In 1971, Intel went public with an initial offering of 350,000 shares at $25 per share. A group of 63 firms underwrote the modest $8 million offering.
Dr. Mehmet Oz is not only a media personality with a hit talk show and an amazing mentor, that is Oprah.
While startups are popping up everywhere, it is hard for angel investors or smaller private equity funds to keep up.
Alan Patricof has been investing in startups for a long time.
As executive editor at the New York Times in a rapidly, massively changing media environment, Jill Abramson has both big shoes to fill and a tricky road ahead.
One challenge, many news organisations eventually face, is how to cover themselves.
New York Times executive editor Jill Abramson is constantly dealing with critics – people who don’t like the stories written about them, or readers who disagree with a review or a particular article.
The advent of digital publishing has given publishers the tools to track what stories people are most interested in, what type of headlines attract more clicks than others, and what articles end up getting ignored.
Business Insider editor-in-chief Henry Blodget sat down with Jill Abramson, executive editor of the New York Times, at IGNITION to discuss the changing trends in journalism and digital media.
With technology advancing as much as it has in recent decades, it’s fair to wonder whether all this technological innovation will backfire on planet earth and mankind.
When Steve Case took AOL public in 1992, his company had raised only $10 million and had a market cap of $70 million — a far cry from the Zyngas and Facebooks of today.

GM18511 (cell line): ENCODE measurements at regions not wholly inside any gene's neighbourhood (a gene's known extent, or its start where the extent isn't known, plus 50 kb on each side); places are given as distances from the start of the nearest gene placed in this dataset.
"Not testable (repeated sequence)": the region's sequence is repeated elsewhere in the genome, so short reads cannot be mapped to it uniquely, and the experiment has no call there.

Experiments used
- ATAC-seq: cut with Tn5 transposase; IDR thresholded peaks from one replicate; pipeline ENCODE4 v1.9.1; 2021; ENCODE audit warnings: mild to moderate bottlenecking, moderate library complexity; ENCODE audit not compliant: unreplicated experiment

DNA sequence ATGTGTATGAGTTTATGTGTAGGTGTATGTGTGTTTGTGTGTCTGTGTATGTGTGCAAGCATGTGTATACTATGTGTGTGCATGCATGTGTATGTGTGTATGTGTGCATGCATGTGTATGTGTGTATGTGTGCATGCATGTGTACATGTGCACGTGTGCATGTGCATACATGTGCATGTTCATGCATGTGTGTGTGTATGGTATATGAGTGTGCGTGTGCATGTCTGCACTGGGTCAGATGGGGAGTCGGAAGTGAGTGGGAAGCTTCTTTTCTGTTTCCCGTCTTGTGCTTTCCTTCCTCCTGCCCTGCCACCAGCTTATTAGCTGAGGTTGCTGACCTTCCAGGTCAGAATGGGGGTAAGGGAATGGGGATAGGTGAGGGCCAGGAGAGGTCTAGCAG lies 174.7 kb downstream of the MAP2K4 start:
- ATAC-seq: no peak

At our IGNITION 2012 conference, Business Insider editor-in-chief Henry Blodget surprised New York Times executive editor Jill Abramson when he asked her:
Fred Wilson, a Union Square Ventures partner and a prominent investor in companies like Zynga and Twitter, recently argued that it’s harder for consumer startups to get VC funding because the industry has matured and is moving away from the web to mobile, and that late investors are no longer […]
The rise of mobile is changing the ways people access content, and the trend is forcing publishers to adapt their web platforms for smartphones and tablets.
Apple blazed a path into mobile charting back to the iPod and through to its newest mini-tablet.
There was time, not so long ago, when the innovative RIM device dominated the business market, but in today’s mobile-drive world, the Blackberry is being pushed out by more advanced smartphones.
In the most recent episode of his StarTalk podcast, Neil deGrasse Tyson wonders why cities haven’t changed all that much in recent decades, considering how far technology has advanced.